by Mack Laney
If all of the table tennis balls and paddles were suddenly vaporized from the face of the planet, China would still be left with a worthy alternative in terms of a treasured national sport: badminton. A game that has often been misconstrued as girly child's play, the sport actually demands "rigorous discipline, agility, and concentration", according to Gao Jing Hao, Senior Coach for the badminton team at his company in Beijing.
Wee! Yay! Houpla! Badmington!
"I first started playing badminton when I didn't make the cut for the National Youth Football League," Gao says. Yet, this doesn't make badminton a second rate sport, he assures. "I feel that I'm lucky because I don't have to worry about serious injuries while I'm playing sport. I've only suffered one serious badminton injury recorded to date. That was back in 1998. I was playing singles with a friend of mine on the sidewalk. As I swung to return one of his screwdriver serves, I accidentally pummeled an elderly woman walking by. So really, that doesn't count, because I wasn't actually injured."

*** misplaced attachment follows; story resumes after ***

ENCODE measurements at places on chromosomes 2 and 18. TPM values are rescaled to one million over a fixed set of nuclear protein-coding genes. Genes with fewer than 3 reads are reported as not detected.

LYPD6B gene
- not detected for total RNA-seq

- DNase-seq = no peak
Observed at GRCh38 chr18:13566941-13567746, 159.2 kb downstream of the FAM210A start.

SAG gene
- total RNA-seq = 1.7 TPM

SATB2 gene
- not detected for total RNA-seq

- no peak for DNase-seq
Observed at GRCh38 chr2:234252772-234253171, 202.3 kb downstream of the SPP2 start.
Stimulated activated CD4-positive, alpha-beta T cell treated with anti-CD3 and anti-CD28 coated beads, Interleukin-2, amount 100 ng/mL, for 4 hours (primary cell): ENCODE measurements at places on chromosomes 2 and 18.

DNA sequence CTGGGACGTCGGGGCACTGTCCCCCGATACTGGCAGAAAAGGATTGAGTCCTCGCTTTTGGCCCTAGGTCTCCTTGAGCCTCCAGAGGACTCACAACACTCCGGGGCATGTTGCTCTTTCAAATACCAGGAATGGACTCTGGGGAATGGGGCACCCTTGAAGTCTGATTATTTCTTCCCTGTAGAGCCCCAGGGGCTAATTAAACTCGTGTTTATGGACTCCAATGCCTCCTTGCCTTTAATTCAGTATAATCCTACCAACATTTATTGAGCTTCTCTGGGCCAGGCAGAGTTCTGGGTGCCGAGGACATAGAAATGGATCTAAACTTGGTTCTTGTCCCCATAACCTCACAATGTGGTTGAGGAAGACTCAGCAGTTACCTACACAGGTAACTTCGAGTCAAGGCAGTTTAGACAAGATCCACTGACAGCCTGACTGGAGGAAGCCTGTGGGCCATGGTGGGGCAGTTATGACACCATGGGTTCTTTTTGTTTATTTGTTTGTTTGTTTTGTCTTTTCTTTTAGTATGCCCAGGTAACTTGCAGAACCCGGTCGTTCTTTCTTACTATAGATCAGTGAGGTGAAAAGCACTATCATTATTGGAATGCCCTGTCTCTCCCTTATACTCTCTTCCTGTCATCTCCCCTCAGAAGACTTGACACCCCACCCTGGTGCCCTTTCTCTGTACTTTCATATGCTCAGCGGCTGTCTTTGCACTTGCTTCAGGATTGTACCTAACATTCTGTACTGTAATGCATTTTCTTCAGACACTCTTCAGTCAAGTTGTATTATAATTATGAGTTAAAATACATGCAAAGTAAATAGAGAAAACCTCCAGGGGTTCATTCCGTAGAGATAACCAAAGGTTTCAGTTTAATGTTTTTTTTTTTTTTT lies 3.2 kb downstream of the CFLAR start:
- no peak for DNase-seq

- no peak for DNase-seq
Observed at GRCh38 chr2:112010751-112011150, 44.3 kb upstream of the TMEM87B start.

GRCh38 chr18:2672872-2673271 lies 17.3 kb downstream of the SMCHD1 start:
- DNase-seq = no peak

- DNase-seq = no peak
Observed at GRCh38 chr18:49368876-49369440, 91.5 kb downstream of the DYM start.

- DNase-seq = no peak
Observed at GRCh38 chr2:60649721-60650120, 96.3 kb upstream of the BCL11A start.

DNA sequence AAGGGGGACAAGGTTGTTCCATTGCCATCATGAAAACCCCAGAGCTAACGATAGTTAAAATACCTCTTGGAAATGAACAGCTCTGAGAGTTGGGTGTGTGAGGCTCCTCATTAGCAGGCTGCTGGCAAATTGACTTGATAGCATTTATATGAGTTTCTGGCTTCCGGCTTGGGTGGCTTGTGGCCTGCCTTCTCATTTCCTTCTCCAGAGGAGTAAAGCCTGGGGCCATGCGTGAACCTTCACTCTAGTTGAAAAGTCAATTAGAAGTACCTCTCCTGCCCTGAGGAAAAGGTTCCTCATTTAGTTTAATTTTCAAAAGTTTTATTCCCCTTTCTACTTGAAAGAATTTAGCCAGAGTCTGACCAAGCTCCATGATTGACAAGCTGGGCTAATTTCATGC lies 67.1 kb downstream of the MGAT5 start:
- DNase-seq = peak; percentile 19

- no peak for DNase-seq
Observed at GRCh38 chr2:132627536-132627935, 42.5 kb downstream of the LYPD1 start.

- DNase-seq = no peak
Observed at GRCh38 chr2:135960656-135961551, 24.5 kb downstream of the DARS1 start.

Badminton is a game of great skill and it is also good exercise. Although the sport originated in the United Kingdom, it has evolved to great heights through the tenacious reverie of Chinese enthusiasts. Since its introduction 1992 Olympics as a competitive event, China has consistently won the gold medal in several categories. Donning their sweatbands and gymshorts, badminton athletes all over China exude a forceful energy to be reckoned with. So make sure to clear the way if you see the birdie coming (especially you, Grandma).